I’ve always found street art fascinating, though I never really heard it called art growing up. Graffiti, as it was called, was like an underground movement, attracting a large number of people who had not so much a passion for sharing art as for becoming a part of the movement. “Cooler” and more rebellious kids would give themselves aliases so they could “tag” and mark as many buildings, roofs, trucks, and garage doors as they could. In retrospect, while there were beautiful, elaborate murals decorating subway stations and back alley walls, there was also a mindlessness that followed this new law-breaking, self-expressive crowd. The people that tried desperately to get into this crowd ultimately made street art meaningless, turning statements into a cycle of empty names to be painted over.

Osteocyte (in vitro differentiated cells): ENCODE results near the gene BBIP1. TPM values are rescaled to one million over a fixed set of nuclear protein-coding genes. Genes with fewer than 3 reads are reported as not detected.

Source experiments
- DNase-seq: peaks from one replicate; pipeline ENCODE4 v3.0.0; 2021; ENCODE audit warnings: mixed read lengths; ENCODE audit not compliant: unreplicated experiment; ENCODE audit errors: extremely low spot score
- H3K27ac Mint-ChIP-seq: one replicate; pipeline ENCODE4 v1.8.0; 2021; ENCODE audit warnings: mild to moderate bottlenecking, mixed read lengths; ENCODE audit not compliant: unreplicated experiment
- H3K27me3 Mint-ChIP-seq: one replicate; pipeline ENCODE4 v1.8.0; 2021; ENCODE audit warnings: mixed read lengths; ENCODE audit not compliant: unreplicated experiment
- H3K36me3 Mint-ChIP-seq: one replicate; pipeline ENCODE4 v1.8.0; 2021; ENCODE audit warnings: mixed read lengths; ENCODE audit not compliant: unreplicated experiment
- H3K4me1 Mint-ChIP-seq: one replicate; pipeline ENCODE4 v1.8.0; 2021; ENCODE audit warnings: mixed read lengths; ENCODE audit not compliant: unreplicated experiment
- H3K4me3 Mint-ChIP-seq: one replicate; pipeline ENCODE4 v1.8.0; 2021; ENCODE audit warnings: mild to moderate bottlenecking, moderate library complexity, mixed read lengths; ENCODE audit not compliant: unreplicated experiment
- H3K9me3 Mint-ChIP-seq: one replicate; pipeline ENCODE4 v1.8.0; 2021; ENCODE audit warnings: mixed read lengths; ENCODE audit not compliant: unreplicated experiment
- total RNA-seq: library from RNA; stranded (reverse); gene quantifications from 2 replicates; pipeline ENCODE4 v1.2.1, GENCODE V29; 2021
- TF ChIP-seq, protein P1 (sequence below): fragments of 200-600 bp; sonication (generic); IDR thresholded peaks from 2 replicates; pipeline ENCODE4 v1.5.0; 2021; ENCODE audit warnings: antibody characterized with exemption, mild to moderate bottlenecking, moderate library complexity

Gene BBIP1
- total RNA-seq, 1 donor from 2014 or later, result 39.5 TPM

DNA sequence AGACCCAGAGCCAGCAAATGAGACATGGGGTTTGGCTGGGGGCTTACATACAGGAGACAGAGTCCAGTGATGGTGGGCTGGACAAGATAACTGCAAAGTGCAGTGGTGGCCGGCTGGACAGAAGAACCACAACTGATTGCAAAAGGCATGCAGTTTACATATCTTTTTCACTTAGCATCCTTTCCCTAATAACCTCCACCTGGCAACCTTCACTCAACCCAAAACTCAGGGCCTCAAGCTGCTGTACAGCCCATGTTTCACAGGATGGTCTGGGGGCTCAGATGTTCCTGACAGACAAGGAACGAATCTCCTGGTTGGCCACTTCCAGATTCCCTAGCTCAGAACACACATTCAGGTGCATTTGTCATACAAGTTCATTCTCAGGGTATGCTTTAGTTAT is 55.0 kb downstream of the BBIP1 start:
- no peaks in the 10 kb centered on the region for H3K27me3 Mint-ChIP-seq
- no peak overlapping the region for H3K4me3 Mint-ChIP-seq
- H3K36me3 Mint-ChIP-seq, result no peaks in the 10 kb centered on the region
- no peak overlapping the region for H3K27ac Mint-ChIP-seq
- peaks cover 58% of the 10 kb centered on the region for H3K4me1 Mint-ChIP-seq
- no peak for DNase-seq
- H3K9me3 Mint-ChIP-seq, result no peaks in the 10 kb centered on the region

The film was an interesting vantage point from the people who actually started the street art movement. It’s compelling that the “original” artists weren’t really interested in money or fame, and yet their simple unadorned appreciation for art created a sensation that brought them both wealth and popularity. It’s a stark contrast to MBW who was obsessed with being as popular as Bansky, and attained wealth and fame by exploiting others’ celebrity and “creating” uninspired works. While his projects may have had monetary value, they lacked meaning, one thing the “original” artists made sure they had. In a way, Thierry chose the perfect alias for himself, as he basically created a fusion of already seen street art and brainwashed the public into believing that his lack of creativity was groundbreaking art. Banksy was undoubtedly MBW’s greatest enabler, and it sucks that such a great artist now hesitates to encourage others to pursue art because of this experience.